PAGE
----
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Saturday, 4 May 2013

Niceness and the God of Merd?



             Acts 16.9-15
             Psalm 67
             Revelation 21-10-14, 21.22 – 22.5
             John 14.23-29

Too often Christianity is little more than a slightly “godified” reflection of the society around us. We adapt the narratives and mores of the society we live in and then do little more than dress it up with a little bit of goddiness. Of course I include myself in this … we are all almost inescapably entangled in what I like to call the dominant paradigm, the dominating attitudes and behaviours of our society and our media. It ain’t easy to escape, and I for one know that my attempts to do so are by are large reasonably pathetic, reasonably token. That of course is why over and again I return to the theme of practising the presence of God, exposing ourselves to the narratives of scripture and liturgy, hoping that somewhere, sometimes, like a sieve, we will despite our leakiness retain some of the God-nutrients that flow by us.

So much of our society is nice. “Nice” is not altogether a complimentary word in my vocabulary. Nice so often fails to dig beneath the veneers of our society. Nice sends Helen Steiner Rice lyrics, which, while she may have been the “ambassador of sunshine”, do not dig deeper into the vicissitudes of human experience. Nice has very little to say when we receive the death knock from our doctor, or watch the television news and wrestle in our utterly bewildered minds with the past complexities of Bosnia-Herzegovina, Burundi and Rwanda, Auschwitz, or the present atrocities of Syria. Nice perhaps even means our media steer us away from the deeper questions, so that we become inured to the suffering in the world around us. Nice cauterises feeling. Atrocity dwells just beneath the thin veneers of civilization, as many of our hate-filled bumper stickers and other messages to boat people remind us.

It is not only Christianity, of course, that has swallowed the pills of niceness. It is a human malaise, as our media reflect. How often I am engaged in conversations with those whose religious faith, not wholly disconnected to Christianity, is something to do with being on the whole rather nice to people, but ignoring the fact that we are, even on a tiny scale, well and truly capable of losing niceness, well and truly capable of brain explosions that send our veneers of niceness skidding into the shadows. These lapses may be minor – me, as I have said, behind a 67 kmh driver without a car in sight on the overtaking-impossible curves of Tiger Brennan Drive, muttering unChristlike imprecations – but they can, as our television news reminds us night after night, be very deep indeed. Thomas Paine, the great US humanist atheist declared sombrely ‘my religion is to do good, my country is the world’. Yet, as Paul the Apostle so clearly saw, there is so often within us the volition not to do good. “I do the things I do not wish to do”, wrote Paul, about the human condition. Not terribly nice at all.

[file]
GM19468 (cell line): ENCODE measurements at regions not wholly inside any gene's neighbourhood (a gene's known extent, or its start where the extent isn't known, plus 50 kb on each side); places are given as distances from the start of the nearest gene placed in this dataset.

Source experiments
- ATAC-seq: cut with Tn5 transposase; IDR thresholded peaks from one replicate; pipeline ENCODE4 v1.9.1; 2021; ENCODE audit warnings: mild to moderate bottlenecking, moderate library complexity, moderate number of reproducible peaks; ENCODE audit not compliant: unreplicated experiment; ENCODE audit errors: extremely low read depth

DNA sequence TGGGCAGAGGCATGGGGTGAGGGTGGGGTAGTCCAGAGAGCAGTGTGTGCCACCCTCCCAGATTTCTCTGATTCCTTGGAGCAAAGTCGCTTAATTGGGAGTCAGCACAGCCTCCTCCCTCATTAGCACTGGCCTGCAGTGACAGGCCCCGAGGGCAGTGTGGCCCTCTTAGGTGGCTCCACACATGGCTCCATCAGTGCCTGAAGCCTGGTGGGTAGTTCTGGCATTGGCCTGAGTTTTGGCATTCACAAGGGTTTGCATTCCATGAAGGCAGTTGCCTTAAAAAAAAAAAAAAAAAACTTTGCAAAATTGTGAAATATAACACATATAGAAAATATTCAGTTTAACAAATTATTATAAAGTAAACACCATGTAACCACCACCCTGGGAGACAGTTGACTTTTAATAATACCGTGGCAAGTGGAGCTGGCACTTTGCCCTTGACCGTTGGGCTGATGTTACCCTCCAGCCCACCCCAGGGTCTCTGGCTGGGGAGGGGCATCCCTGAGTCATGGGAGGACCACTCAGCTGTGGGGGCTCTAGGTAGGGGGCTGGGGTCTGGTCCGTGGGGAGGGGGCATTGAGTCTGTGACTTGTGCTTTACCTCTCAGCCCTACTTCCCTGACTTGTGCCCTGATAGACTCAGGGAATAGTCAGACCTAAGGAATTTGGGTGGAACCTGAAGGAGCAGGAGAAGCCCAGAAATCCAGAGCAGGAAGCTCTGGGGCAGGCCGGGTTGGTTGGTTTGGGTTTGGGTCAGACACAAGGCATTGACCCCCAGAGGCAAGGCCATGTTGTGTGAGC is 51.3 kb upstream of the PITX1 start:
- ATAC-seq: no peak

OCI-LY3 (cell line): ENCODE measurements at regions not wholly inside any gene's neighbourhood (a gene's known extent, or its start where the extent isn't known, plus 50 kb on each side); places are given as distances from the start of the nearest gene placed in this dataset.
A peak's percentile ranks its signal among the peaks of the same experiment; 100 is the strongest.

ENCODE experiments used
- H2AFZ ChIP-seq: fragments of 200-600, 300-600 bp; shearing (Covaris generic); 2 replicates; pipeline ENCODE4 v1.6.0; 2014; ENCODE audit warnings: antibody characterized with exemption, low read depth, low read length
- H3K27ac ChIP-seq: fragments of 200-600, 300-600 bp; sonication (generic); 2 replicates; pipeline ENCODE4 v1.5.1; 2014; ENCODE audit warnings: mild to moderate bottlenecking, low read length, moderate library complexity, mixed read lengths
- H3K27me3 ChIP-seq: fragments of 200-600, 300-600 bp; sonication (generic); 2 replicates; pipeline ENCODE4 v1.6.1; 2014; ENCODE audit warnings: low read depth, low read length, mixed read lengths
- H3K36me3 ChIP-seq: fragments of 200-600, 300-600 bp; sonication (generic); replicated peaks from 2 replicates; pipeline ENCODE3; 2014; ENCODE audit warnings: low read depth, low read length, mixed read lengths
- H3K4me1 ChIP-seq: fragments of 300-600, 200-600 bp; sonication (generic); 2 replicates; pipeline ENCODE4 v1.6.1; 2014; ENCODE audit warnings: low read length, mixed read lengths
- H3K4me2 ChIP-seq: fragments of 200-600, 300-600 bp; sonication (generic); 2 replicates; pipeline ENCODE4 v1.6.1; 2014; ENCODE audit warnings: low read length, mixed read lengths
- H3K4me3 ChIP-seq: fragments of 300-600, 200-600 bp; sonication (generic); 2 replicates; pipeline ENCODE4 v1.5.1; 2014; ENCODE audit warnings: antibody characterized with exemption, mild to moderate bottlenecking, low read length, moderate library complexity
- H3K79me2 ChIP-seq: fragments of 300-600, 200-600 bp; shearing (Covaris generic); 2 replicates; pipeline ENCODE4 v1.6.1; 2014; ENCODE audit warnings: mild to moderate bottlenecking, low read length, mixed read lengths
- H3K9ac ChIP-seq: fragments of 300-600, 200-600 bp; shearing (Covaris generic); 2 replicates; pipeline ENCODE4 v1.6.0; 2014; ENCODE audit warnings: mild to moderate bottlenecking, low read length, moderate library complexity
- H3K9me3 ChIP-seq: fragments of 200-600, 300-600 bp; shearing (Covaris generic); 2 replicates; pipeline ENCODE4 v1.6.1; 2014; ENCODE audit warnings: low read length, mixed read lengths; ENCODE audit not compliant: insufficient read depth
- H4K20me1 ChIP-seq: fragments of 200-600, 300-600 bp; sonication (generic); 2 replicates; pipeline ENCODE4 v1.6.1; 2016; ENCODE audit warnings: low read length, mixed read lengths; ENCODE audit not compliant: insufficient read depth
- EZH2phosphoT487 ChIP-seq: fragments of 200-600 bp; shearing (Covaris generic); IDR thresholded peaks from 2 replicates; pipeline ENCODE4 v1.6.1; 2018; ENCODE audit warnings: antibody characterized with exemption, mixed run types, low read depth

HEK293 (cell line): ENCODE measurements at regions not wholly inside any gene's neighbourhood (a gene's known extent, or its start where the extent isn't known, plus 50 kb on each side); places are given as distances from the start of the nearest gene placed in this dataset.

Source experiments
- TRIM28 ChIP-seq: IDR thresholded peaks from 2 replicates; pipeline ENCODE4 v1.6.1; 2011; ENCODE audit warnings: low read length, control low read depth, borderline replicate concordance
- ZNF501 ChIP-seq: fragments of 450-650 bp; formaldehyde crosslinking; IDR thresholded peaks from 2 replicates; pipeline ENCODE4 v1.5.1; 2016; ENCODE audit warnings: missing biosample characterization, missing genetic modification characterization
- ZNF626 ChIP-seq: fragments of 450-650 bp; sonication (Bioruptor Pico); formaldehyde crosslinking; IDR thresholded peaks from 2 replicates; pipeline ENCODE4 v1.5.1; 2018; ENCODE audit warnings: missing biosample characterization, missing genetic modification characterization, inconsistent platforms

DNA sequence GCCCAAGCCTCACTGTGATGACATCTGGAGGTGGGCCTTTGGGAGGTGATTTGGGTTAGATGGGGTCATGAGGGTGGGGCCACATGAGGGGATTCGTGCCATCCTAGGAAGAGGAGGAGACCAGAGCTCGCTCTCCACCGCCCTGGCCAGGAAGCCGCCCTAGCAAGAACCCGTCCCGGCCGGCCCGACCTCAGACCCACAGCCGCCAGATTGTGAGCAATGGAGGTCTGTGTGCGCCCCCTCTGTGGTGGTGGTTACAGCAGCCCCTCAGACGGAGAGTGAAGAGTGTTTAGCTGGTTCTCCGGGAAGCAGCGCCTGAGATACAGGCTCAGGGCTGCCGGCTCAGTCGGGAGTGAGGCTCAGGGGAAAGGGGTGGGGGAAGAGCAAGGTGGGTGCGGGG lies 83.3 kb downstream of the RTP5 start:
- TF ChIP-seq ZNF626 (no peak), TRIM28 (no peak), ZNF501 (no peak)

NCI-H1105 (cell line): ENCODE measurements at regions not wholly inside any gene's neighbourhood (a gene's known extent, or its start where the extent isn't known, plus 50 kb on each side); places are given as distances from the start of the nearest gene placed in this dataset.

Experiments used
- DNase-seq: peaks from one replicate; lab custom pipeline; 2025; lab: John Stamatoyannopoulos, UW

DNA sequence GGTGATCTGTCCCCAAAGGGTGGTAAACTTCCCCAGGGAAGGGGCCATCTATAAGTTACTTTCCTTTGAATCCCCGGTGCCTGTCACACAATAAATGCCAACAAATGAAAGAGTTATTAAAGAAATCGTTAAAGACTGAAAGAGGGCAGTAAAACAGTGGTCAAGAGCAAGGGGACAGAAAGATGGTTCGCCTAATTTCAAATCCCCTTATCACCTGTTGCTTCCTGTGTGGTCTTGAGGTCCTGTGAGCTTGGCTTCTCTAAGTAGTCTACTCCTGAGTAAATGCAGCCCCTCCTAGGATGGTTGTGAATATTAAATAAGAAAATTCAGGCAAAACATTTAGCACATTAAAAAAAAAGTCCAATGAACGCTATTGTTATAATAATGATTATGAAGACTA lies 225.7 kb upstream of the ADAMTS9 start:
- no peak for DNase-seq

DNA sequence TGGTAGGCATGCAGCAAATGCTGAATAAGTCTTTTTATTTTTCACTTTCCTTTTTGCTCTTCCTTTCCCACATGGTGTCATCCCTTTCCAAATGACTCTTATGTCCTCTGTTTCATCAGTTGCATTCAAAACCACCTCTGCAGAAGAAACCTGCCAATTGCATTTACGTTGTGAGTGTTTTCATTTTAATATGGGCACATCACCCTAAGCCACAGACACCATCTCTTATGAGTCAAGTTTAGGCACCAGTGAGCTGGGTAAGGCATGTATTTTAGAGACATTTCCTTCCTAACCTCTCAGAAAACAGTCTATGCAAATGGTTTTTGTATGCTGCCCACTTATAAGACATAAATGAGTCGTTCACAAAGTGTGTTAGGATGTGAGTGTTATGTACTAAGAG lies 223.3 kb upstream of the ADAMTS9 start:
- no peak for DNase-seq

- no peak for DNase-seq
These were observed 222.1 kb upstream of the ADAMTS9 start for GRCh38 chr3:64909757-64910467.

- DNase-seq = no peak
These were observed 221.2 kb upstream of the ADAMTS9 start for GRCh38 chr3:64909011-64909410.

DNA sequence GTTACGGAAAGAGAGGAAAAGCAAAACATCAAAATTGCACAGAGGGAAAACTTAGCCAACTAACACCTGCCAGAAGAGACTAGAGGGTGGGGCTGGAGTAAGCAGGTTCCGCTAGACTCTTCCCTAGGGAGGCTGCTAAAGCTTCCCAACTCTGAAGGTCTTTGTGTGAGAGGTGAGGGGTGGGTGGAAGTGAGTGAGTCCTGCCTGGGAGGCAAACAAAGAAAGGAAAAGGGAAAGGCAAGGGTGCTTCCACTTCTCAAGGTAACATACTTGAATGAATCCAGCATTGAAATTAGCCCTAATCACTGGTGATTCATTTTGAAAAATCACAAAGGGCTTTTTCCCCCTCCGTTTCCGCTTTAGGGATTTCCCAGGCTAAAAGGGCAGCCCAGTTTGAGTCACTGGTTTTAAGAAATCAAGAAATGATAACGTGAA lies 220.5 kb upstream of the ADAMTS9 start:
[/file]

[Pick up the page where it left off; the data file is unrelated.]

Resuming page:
The greatest truth of Christianity, I have from time to time contended, is its doctrine of sin. It is that that takes us deeply away from niceness into the heart of being human. It takes us away from our own strength into the need, the desperate need for a source of strength beyond us. More even though than the twelve steps of Alcoholics Anonymous, it takes us beyond a Higher Power, “out there”, into the higher power who, in the events of the life of Jesus, dives deep into all the awkwardness and unpleasantry of being human, and only there begins to breathe hope and what we might salvation.

It was this that the author of the fourth gospel was telling us as he recalled the Jesus sayings about the Spirit, the one referred to in John as paraclete, comforter, advocate. The entire gamut – if I may put it that way – of human unpleasantness is invaded by Christ, in all time, is touched and healed, though with the slightly inconvenient rider “for as long as we allow it to be.” The wrestlings of Christian thinkers of the past twenty centuries to make sense of this have been inevitably inadequate, but it is imperative that we hold on to this strange and mysterious truth that John was pointing us towards, that in the coming of the Comforter all that we need of the invasion of Jesus into our lives is made available even to us, even far away and long removed from the events of Jesus’ life and teachings and death and resurrection. It is imperative too that we surrender ourselves again and again to this Christ who touches the deep places of who we are, and who, even if we are often kicking and screaming in resistance, shapes us slowly into what we might by the grace of God become.

Every now and again, by the grace of God, we encounter those who are so transformed into the likeness of Christ that they remind us that the darknesses of our television news, or of our hate-filled bumper stickers and simplistic news-bites, or even of our own lives, are not the final word on being human. Niceness is good, but tragically niceness falls short. It must be over and again our prayer that we surrender not to niceness but to the ugliness of the Christ who reaches into the deepest darknesses of human existence and breathes there his Easter light. Those who love me will keep my word, and my Father will love them, and we will come to them and make our home with them. Whoever does not love me does not keep my words; and the word that you hear is not mine, but is from the Father who sent me, said Jesus. But this is not just the language of niceness, and it is for that reason that Jesus (or John) goes on to speak of the Comforter and Advocate who will draw near. It is by the Spirit of Christ that we can be transformed from the darknesses of our failure to the possibilities of a God-filled life. May God help us so to be.

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